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EXCLUSIVE: Broaching The Difficult Topic Of Health In Wealth Management

Eliane Chavagnon, Editor - Family Wealth Report, November 5, 2015


Experts recently discussed the important issue of how clients' health affect their wealth, and how advisors can help bring up the important issues surrounding this.

Issues around healthcare – one of the fastest-growing retirement costs in the US – have bubbled up high on the wealth management industry's agenda as Baby Boomers edge closer to retirement and increasing longevity expands family inter-dependencies.

Studies have shown that, beyond the basics, there is a major opportunity for financial advisors to serve as a resource on healthcare issues. US Trust said earlier this year, for example, that the wealthy regard investing in their health as important as investing to build wealth, and that health is the number one element required for “a life well-lived.” However, emotional barriers often prevent families from talking openly about health and wealth issues, which in some cases are overlooked entirely.

The third and final panel of the Family Wealth Report Summit last month was focused on what advisors can do to facilitate sensitive health-related conversations with and between family members, and also touched on industry recruitment and training issues surrounding this.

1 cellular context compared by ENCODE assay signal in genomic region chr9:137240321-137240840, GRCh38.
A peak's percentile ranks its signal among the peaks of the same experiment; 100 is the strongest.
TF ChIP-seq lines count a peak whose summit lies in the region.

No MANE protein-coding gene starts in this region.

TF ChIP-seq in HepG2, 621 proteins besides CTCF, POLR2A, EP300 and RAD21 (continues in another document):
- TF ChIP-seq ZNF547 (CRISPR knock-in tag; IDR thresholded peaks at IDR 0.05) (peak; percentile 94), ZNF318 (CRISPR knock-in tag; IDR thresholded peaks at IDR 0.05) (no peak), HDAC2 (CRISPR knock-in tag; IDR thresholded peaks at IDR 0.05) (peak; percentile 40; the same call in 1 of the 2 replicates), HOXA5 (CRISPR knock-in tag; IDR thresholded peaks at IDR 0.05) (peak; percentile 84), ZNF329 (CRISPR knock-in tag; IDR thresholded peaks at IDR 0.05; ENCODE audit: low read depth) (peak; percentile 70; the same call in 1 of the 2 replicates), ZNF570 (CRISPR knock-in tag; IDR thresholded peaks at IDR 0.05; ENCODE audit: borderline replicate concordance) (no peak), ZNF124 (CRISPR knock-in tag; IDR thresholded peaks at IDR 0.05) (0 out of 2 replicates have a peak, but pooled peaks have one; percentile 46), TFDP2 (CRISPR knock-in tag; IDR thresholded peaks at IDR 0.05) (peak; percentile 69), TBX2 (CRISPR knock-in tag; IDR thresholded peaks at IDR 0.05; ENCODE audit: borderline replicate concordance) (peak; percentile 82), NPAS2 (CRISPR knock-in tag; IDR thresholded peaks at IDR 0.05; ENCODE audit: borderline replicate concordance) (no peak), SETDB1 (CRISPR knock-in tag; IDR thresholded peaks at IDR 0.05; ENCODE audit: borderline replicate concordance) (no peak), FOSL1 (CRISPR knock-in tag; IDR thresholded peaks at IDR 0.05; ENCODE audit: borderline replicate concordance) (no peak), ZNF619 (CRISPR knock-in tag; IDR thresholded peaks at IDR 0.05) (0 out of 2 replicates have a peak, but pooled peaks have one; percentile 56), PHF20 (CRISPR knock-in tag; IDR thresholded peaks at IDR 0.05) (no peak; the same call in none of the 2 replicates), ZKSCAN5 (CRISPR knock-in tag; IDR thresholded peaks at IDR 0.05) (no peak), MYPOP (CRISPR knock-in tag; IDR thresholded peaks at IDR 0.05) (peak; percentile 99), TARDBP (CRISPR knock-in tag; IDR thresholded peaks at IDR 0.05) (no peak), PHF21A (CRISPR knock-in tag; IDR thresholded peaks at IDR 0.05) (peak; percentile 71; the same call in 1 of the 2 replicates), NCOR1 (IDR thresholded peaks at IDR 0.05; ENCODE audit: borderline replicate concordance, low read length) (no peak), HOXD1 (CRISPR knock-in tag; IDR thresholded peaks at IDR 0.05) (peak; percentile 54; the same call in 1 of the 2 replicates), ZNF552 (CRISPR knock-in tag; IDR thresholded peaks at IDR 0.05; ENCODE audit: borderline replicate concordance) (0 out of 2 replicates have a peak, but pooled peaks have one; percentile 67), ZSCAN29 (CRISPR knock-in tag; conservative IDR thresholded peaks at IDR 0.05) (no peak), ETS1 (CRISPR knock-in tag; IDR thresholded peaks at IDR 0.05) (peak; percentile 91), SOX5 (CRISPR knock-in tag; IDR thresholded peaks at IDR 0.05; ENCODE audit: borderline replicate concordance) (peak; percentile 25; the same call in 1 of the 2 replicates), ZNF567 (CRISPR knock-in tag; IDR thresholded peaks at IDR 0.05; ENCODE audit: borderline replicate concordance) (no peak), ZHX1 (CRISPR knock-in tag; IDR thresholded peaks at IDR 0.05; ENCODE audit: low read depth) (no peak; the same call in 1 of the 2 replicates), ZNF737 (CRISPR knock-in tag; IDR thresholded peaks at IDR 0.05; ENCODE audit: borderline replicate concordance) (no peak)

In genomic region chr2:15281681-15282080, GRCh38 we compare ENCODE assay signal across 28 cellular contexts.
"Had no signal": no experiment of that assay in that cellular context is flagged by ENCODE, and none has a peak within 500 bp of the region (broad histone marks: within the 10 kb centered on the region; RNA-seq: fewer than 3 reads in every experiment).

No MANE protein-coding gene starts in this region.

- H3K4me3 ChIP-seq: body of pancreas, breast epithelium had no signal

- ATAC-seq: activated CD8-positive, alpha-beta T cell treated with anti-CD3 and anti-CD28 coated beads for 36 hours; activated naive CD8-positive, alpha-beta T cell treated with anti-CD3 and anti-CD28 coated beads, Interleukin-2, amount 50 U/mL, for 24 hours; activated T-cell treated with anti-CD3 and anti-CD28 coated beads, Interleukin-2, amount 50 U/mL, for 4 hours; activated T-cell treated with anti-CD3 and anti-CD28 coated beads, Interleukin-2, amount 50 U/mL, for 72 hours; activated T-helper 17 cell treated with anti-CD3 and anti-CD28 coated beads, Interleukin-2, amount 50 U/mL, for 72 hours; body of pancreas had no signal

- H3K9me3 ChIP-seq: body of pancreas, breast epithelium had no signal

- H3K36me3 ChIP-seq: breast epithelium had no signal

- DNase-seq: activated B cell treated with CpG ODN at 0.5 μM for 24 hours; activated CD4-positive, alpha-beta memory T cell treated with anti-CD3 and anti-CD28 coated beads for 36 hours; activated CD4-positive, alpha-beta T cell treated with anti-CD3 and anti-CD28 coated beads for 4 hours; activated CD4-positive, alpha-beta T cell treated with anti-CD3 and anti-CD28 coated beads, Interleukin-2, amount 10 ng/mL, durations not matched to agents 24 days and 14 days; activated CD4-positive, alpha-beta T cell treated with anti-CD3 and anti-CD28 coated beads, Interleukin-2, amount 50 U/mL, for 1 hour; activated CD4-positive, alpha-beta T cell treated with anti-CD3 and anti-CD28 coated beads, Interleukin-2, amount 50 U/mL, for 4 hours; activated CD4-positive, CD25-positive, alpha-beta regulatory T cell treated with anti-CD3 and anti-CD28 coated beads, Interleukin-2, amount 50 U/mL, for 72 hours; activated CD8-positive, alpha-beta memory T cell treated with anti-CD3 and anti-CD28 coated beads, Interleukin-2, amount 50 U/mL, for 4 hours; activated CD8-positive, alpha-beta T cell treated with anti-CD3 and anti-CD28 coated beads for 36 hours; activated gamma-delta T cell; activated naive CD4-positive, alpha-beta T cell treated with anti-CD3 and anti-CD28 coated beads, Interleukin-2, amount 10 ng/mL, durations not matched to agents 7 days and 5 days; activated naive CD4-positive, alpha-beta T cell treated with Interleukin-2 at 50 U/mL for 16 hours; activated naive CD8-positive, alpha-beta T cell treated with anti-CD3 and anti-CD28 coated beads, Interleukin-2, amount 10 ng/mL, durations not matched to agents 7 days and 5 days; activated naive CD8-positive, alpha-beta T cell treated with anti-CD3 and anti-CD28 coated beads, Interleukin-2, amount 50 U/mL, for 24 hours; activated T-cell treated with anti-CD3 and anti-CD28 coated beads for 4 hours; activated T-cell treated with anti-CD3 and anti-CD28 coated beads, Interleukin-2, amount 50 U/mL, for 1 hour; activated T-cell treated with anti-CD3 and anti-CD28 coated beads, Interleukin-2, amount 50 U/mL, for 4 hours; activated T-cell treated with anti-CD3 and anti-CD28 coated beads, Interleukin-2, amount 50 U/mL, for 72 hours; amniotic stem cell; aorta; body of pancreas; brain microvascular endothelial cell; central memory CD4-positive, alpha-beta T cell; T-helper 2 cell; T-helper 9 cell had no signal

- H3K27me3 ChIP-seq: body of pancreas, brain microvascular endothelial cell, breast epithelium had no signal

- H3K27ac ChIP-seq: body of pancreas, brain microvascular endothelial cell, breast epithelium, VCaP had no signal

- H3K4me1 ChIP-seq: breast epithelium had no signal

Chaired by Bruce Weatherill, chairman of Family Wealth Report, the panel featured: Paul Cummings, regional managing director at Abbot Downing; Kemp Stickney chief fiduciary officer and head of family wealth at Wilmington Trust; and Michael Zeuner, managing partner at WE Family Offices.

The first question from Weatherill was to Cummings, who was asked whether he agrees that the subject of health has become a much bigger component of “holistic” wealth management. Cummings agreed wholeheartedly, saying that this has in fact been driven by many (although not all) clients at Abbot Downing – Wells Fargo's ultra high net worth business. Importantly, health-related concerns are increasingly being brought up by younger family members, who are thinking about these issues through a much deeper, multi-generational financial planning lens, he said.

The topic of health in a wealth management framework used to be centered primarily on issues affecting older individuals, but this is changing, Cummings said. “People are now starting to view it as something that really warrants disciplined management and advocacy.”

Zeuner emphasized the importance of viewing and addressing healthcare as a crucial aspect of clients' overall wealth management picture, rather than in a silo. One way of rationalizing what is sometimes perceived by people as a scary topic involves transferring the personal element of health to a more strategic one – and early on in the client relationship – Zeuner noted.

“If you think about managing your wealth like a well-run company, then you get into things like what is your strategy, your leadership team, what is your succession plan and how do you choose vendors,” he said. “Health fits in with leadership, succession and talent development. It's an integrated issue around the entire wealth enterprise. It requires identifying all the different risks that exist to that enterprise, and what is being done to address them.”

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